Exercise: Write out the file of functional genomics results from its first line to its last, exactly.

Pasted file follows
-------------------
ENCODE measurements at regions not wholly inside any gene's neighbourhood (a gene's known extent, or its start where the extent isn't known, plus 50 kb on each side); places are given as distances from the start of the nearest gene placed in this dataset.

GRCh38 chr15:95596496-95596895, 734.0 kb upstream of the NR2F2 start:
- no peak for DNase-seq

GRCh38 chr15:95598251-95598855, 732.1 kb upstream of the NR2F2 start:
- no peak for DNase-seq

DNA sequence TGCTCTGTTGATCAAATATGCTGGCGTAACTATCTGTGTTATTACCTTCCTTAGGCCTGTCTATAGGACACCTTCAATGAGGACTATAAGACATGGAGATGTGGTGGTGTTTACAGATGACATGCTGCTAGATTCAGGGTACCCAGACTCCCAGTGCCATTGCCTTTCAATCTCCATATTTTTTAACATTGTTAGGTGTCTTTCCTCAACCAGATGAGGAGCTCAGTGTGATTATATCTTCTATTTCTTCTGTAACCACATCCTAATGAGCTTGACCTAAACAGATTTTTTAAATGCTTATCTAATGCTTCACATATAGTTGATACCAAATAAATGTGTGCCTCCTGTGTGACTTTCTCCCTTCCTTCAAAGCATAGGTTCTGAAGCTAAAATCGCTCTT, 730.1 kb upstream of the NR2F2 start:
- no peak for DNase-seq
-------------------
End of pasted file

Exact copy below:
ENCODE measurements at regions not wholly inside any gene's neighbourhood (a gene's known extent, or its start where the extent isn't known, plus 50 kb on each side); places are given as distances from the start of the nearest gene placed in this dataset.

GRCh38 chr15:95596496-95596895, 734.0 kb upstream of the NR2F2 start:
- no peak for DNase-seq

GRCh38 chr15:95598251-95598855, 732.1 kb upstream of the NR2F2 start:
- no peak for DNase-seq

DNA sequence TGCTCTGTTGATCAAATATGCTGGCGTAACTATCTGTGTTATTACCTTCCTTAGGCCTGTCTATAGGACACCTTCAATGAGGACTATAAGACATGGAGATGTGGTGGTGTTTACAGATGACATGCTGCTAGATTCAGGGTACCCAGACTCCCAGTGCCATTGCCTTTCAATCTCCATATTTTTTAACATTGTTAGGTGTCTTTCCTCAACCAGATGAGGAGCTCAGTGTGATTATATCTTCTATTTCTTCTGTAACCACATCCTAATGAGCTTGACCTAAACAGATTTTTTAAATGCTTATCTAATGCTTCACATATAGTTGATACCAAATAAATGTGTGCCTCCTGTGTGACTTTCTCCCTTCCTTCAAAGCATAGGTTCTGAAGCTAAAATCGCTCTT, 730.1 kb upstream of the NR2F2 start:
- no peak for DNase-seq